March Dietitian Blog

Building the Perfect Power Bowl

We live in an ever-changing and fast-paced society in which spending time to cook a meal has become a low priority for many households. Taking time to enjoy a meal—let alone prepare one from scratch—has been displaced by dining out in an environment increasingly dominated by “fast casual” food options. And while eating out might seem an easy solution, creating a healthy, balanced, delicious meal is hardly as time consuming as most would think. Enter the power bowl.

Power bowls have become more and more popular as they are an easy and fun way to create healthy meals.  They are similar to a composed salad, however, are supplemented with nutrient-rich grains and protein to make them more filling and to provide energy to sustain you throughout your day. Before introducing two favorite recipes for breakfast and lunch, let’s break down the ingredients for these nutritionally potent palate-pleasers.

Ingredients for a scrumptious, satisfying power bowl:

Whole Grains — An important source of many nutrients such as B vitamins, fiber and minerals. Whole grains may also help to reduce the risk of some chronic diseases.  Use barley, brown rice, quinoa or farro to incorporate insoluble fiber which helps to fill you up, as well as help with blood sugar control. Grains should fill at least one quarter of the power bowl.

Vegetables — Veggies are important sources of nutrients such as folate, vitamin A, insoluble fiber, potassium and vitamin C.  Vegetables are also low in fat, cholesterol and calories. Try to use a rainbow of vibrantly colored vegetables to get the most nutritional “bang for your buck”.  This also makes your power bowl look beautiful!  Fresh or cooked vegetables should make up at least half of the power bowls.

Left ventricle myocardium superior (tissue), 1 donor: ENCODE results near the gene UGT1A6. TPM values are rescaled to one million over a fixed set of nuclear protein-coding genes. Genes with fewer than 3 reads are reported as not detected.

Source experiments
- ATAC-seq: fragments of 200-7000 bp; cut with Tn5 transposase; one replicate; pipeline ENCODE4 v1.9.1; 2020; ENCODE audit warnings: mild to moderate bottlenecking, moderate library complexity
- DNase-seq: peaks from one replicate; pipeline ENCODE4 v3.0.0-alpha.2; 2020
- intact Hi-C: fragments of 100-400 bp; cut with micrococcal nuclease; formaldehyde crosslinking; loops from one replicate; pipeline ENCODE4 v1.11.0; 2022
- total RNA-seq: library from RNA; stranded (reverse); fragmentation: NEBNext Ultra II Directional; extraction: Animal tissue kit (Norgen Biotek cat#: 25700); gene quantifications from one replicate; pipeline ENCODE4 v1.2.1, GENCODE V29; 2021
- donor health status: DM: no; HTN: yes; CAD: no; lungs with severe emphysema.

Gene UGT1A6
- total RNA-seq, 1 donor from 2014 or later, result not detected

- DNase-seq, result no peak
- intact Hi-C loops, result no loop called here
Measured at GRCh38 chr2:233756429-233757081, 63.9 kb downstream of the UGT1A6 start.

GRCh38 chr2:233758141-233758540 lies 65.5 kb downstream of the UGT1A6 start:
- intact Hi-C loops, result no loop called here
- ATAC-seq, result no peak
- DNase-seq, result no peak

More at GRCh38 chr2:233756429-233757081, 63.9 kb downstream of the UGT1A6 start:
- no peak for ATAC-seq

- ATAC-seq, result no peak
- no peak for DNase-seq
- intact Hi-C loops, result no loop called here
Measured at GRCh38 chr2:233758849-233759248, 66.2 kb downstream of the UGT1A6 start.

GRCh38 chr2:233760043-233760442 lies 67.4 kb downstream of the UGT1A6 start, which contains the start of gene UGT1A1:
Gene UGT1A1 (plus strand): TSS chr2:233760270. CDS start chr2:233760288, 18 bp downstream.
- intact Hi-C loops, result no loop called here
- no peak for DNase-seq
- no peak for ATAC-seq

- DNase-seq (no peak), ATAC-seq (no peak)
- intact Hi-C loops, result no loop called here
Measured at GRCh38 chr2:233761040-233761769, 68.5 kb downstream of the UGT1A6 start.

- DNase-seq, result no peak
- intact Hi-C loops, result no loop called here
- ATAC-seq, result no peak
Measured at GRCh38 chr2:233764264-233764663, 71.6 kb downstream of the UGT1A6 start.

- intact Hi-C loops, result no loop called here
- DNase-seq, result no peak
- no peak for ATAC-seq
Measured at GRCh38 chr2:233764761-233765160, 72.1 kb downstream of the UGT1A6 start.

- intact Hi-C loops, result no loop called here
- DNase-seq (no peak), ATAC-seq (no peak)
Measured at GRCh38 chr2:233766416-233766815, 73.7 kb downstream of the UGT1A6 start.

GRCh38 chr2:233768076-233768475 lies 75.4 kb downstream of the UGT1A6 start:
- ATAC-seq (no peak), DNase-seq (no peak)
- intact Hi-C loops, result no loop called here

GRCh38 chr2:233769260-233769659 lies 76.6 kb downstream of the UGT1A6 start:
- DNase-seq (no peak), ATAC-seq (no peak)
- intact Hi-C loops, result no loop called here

Protein — Protein is a very important macronutrient in our diet. Protein plays a role in cell regeneration and coordinates biological processes between different cells, tissues, and organs, transporting molecules throughout the body, catalyzing metabolic reactions and more! Incorporate 2-3 ounces of protein in your power bowl (chicken, beef, turkey, tofu, eggs, beans).

Dressing — Use a heart-healthy oil such as olive or avocado as the base for your dressing. Minced shallots and a little Dijon mustard are great additions for an extra layer of flavor.

Finishing Touches — Add some interesting texture and crunch to your bowls with crushed pita chips, croutons or roasted nuts or seeds. A personal favorite: lightly salted pumpkin seeds.

Sweetness — Great for a breakfast or snack bowl. Instead of vegetables, adding fresh fruit, Greek yogurt, dried fruit and/or granola makes a healthy and nutrient-dense breakfast—keeping you full longer and packing more energy into the day.

Now it’s time to get your bowls out and start making your own power bowls! Here are some sample recipes:

The Chia Seed Power Breakfast Bowl

Ingredients

1 cup milk (almond or soy milk)

3 Tbsp chia seeds

1 tsp vanilla extract

¼ cup greek plain yogurt (or flavored)

½ cup oats

¼ cup fresh blackberries and raspberries

Mixed nuts, dried fruit and dark chocolate chips

Instructions

  • In a large bowl, combine milk, chia seeds, greek yogurt and vanilla extract
  • Cover and refrigerate for at least 8 hours, or overnight
  • Stir in oats, fresh fruit, and nuts, dried fruit and chocolate chips to taste
  • The bowl is ready to be served!

The Buddha Bowl

Ingredients

4 cups baby spinach, washed and dried

2 cups raw cucumbers, sliced

2 cups roasted chickpeas or roasted nut of your choice

1 zucchini, spiralized or julienned

1 cup pickled beets

½ cup firm tofu

½ cup Quinoa, cooked

Dressing

Olive oil & lemon juice or your favorite salad dressing

Instructions

  • Lay spinach down as the base for the bowls; arrange the rest of the ingredients on top in sections.
  • Lightly drizzle with olive oil and lemon juice, or salad dressing of your choice.
  • Enjoy for its immediate taste and enduring energy!

Recipes have been modified from ones here and here. 

Jen-Wei Liu is a registered dietitian at UW Medicine who enjoys working and building relationships with all types of patients and building relationships with them.

 

In her spare time, she enjoys baking and making crafts. If the weather permits, she loves hiking with family and friends. Her newest interest is snow shoeing, which is much harder than it looks.

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